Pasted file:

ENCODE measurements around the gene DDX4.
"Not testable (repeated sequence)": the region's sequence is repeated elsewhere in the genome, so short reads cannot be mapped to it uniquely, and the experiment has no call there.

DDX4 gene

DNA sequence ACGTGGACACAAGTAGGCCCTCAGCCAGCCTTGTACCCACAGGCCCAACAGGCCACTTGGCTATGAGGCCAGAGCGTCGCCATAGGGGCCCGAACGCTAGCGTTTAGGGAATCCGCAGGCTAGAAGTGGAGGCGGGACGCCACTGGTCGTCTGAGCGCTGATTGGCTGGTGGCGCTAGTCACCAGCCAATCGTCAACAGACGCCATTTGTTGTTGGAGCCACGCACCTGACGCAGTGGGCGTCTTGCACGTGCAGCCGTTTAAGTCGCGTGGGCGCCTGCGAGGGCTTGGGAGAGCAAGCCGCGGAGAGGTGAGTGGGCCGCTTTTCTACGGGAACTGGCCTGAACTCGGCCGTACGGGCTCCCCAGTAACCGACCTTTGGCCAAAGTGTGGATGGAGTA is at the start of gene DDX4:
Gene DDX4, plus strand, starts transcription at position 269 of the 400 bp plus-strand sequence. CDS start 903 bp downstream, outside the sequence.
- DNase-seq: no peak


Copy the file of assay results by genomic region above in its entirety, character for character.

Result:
ENCODE measurements around the gene DDX4.
"Not testable (repeated sequence)": the region's sequence is repeated elsewhere in the genome, so short reads cannot be mapped to it uniquely, and the experiment has no call there.

DDX4 gene

DNA sequence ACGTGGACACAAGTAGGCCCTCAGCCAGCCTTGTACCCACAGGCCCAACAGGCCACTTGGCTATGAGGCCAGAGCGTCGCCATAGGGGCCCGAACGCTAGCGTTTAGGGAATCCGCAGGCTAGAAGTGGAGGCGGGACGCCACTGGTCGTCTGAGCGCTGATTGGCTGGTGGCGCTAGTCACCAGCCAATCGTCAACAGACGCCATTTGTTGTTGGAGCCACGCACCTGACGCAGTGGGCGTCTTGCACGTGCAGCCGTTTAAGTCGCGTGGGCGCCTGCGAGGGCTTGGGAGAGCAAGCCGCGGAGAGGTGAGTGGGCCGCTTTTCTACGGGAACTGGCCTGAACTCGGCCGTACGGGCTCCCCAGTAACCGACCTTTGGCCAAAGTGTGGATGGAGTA is at the start of gene DDX4:
Gene DDX4, plus strand, starts transcription at position 269 of the 400 bp plus-strand sequence. CDS start 903 bp downstream, outside the sequence.
- DNase-seq: no peak